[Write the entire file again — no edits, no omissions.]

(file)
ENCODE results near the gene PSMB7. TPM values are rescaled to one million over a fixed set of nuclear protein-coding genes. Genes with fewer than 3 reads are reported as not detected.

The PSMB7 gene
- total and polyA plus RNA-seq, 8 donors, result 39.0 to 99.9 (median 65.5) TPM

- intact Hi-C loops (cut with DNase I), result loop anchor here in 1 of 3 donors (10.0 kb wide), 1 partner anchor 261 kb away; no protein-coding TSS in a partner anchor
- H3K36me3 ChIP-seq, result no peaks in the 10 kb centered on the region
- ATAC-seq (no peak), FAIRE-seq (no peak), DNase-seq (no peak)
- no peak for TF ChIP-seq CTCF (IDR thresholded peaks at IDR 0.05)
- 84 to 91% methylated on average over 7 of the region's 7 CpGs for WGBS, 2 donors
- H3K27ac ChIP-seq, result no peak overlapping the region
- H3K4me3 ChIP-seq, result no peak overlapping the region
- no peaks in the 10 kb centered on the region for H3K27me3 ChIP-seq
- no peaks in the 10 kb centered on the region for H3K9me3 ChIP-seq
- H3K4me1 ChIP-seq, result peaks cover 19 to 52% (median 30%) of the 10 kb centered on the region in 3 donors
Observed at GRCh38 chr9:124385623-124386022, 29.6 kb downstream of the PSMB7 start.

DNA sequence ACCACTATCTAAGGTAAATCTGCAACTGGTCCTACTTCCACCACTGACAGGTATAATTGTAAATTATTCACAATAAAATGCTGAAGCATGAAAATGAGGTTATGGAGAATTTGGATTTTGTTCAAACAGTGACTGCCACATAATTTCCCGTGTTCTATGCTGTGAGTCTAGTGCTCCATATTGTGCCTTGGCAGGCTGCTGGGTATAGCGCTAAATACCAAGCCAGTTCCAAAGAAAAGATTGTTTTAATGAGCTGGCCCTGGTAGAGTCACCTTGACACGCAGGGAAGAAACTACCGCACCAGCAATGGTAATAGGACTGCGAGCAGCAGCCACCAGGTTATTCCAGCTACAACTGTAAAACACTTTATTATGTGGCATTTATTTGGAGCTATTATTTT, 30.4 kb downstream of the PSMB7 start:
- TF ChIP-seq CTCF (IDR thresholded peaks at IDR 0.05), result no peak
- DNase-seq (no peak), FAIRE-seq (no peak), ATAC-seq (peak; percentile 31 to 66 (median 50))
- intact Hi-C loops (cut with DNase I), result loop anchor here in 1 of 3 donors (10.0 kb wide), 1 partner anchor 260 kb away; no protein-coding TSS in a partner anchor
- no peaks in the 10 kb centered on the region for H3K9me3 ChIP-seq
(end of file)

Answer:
ENCODE results near the gene PSMB7. TPM values are rescaled to one million over a fixed set of nuclear protein-coding genes. Genes with fewer than 3 reads are reported as not detected.

The PSMB7 gene
- total and polyA plus RNA-seq, 8 donors, result 39.0 to 99.9 (median 65.5) TPM

- intact Hi-C loops (cut with DNase I), result loop anchor here in 1 of 3 donors (10.0 kb wide), 1 partner anchor 261 kb away; no protein-coding TSS in a partner anchor
- H3K36me3 ChIP-seq, result no peaks in the 10 kb centered on the region
- ATAC-seq (no peak), FAIRE-seq (no peak), DNase-seq (no peak)
- no peak for TF ChIP-seq CTCF (IDR thresholded peaks at IDR 0.05)
- 84 to 91% methylated on average over 7 of the region's 7 CpGs for WGBS, 2 donors
- H3K27ac ChIP-seq, result no peak overlapping the region
- H3K4me3 ChIP-seq, result no peak overlapping the region
- no peaks in the 10 kb centered on the region for H3K27me3 ChIP-seq
- no peaks in the 10 kb centered on the region for H3K9me3 ChIP-seq
- H3K4me1 ChIP-seq, result peaks cover 19 to 52% (median 30%) of the 10 kb centered on the region in 3 donors
Observed at GRCh38 chr9:124385623-124386022, 29.6 kb downstream of the PSMB7 start.

DNA sequence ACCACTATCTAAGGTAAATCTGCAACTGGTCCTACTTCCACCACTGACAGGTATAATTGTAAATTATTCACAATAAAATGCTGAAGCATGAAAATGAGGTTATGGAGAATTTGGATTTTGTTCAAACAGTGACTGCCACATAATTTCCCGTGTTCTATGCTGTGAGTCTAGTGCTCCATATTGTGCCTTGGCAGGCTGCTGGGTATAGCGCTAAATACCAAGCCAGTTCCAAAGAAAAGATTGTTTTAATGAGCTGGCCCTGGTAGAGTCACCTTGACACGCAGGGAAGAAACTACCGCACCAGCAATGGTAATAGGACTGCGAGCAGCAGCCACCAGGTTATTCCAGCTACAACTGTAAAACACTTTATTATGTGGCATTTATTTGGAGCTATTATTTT, 30.4 kb downstream of the PSMB7 start:
- TF ChIP-seq CTCF (IDR thresholded peaks at IDR 0.05), result no peak
- DNase-seq (no peak), FAIRE-seq (no peak), ATAC-seq (peak; percentile 31 to 66 (median 50))
- intact Hi-C loops (cut with DNase I), result loop anchor here in 1 of 3 donors (10.0 kb wide), 1 partner anchor 260 kb away; no protein-coding TSS in a partner anchor
- no peaks in the 10 kb centered on the region for H3K9me3 ChIP-seq